Hello Greg and God bless you! I am a devout catholic who saw my own marriage end in the failure of divorce and I later had an annulment granted by the catholic church. I have not since remarried, but I was plagued with doubt and guilt before, during, and after the divorce process until the end of my annulment process. Your friend has my sincerest sympathies and prayers. The idea of divorce is not only emotionally traumatic, but as a catholic, it can be spiritually crippling and leave one overwhelmed with feelings of guilt and remorse. Your friend will question everything, from “am I doing the right thing” “why is this happening to me” “how could things be different” and “could I have done more”. The best thing you can do for your friend is be supportive and pray, pray, pray and entrust this situation to the Blessed Mother. Offer a mass for her if that’s what it takes, but do not encourage her to do anything or commit to anything as serious as divorce or separation without seeking the counsel of a priest. He will offer his advice, and possibly even marriage counseling or suggest a counselor. If her husband is unwilling to go with her or speak to the priest or counselor, as my husband was, then, and only then after much prayer, it might be time to be seeking other avenues, but she must above all surrender the outcome of this situation to God and allow his will to be done. The threat of divorce might have been looming for a long time in this marriage so she might have had lots of time to think about this, but if she places her trust in God first and foremost before acting on anything and seeks a priest to consult, her conscious will be at a much greater ease with whatever outcome the Lord choses and she can rest easy knowing that the Lord has blessed her for placing her trust in him.


#6

I think the best thing you can offer your friend is to listen, not judge, and of course pray for her. One thing that has been difficult for me as I have gone through the divorce process is that there were some people who were so insistant that my ex and I would get back together. I think it is good to listen and see where she is at, does she have hope for reconcilliation, or does she think that her marriage was possibly invalid and thinks ending it is what is really best. I know in my case I am quite certain that my marriage was not a marriage, and am relieved to be putting it behind me. When people would talk about reconciling with him, it would really stress me out. So, that is why I suggest listening as the place to start. It is really nice when you go through such a trying time to have support from people who really care about you, so I am glad that you can be there for your friend.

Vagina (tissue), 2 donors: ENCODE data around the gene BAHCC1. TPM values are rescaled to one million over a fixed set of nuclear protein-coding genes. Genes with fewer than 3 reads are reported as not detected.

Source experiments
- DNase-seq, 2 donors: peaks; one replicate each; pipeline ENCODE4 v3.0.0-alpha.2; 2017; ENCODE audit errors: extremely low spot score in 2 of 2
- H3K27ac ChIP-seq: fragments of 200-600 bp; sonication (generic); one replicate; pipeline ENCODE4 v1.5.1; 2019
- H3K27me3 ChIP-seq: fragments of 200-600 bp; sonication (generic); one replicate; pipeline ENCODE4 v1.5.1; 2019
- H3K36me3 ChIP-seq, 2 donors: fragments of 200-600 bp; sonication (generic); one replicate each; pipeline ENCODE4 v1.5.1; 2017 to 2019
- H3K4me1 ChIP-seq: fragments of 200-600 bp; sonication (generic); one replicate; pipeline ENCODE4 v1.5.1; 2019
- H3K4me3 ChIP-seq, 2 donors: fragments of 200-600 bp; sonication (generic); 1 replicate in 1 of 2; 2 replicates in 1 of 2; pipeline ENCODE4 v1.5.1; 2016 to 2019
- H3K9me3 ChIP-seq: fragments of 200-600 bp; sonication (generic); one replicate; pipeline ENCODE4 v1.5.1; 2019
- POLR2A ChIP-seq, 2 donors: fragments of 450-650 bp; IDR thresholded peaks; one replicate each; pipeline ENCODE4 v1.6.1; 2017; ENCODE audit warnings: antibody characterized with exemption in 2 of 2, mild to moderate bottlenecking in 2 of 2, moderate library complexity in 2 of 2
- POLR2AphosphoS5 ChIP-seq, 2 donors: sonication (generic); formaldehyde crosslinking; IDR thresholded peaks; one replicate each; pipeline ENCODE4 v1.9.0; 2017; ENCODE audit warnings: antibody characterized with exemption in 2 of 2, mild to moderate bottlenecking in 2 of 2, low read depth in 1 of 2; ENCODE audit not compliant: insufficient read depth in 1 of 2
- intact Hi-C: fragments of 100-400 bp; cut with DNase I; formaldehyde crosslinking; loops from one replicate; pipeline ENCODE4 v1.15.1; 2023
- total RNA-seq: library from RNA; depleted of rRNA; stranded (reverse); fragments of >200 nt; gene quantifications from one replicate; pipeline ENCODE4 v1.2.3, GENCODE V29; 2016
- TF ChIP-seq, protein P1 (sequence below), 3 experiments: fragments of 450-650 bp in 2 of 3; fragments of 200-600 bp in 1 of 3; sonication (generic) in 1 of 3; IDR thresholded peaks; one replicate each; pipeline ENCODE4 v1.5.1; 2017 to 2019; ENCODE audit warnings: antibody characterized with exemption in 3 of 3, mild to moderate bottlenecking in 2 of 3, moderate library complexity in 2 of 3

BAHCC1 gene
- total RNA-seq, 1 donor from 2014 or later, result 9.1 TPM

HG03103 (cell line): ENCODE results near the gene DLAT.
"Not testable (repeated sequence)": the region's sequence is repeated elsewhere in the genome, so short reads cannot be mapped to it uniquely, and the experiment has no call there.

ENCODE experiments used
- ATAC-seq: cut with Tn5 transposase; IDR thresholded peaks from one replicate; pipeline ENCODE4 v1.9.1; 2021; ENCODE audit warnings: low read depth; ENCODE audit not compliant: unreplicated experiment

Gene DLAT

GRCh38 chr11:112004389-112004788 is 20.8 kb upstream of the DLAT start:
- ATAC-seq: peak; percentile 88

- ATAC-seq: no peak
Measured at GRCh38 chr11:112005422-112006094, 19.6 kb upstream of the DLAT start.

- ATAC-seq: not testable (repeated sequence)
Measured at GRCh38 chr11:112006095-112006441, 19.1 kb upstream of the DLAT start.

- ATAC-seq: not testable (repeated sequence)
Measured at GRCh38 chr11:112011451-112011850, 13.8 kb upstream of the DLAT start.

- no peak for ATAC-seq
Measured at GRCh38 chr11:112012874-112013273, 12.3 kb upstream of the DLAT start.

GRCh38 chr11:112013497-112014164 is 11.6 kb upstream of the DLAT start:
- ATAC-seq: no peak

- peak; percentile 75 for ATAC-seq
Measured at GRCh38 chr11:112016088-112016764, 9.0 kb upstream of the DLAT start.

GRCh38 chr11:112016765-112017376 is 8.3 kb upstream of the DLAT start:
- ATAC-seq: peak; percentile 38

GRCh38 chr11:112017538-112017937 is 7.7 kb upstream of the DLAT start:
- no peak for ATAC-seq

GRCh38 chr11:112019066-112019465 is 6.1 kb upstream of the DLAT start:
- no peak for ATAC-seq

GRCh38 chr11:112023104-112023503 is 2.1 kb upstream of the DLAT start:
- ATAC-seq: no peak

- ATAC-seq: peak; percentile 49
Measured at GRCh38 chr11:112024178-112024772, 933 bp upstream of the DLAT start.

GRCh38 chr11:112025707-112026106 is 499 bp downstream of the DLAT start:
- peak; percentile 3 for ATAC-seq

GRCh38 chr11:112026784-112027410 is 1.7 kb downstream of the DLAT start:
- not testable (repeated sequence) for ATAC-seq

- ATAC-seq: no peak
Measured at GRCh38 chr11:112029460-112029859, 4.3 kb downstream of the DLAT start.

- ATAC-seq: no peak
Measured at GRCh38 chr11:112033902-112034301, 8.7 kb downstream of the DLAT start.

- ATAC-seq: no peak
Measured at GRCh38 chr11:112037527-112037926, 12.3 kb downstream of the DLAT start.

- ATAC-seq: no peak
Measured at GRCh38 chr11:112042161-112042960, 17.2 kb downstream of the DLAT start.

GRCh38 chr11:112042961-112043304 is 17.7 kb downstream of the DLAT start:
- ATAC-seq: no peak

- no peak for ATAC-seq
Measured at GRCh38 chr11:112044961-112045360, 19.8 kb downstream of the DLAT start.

#7

You may wish to suggest to your friend that she and her husband consider a Retrouvaille weekend. I understand that they are geared specifically for those couples with serious problems–even those considering divorce. They have a website. It’s retrouvaille.org.

God bless!


#8

Praying for your dear friend. Be a listener, counselor, and provide whatever assistance you can at this difficult time. Recommend professional or liturgical counseling if necessary. You are a good friend and are helping by being there. Good luck.


#9

They should give Retrouvaille retrouvaille.org/ a try. This program is designed for marriages that are at risk of or have reached separation/divorce. It has helped my marriage.


#10

Thanks everyone for your advice. The situation is not looking like divorce, but there are still some problems. I am doing my best to support my friend, and it seems to be making a large difference.


#11

yaaaaaaay!!! thats great news…

:))))))))))


#12

LISTEN…best thing you can do. Experience has taught that when someone is facing a difficult decision, whatever that is, what they are mostly doing when they “vent” is “thinking out loud”. They don’t really want an answer, but rather they are giving a voice to their thoughts. So …be there…help her give a voice to those thoughts.
Kathy


closed #13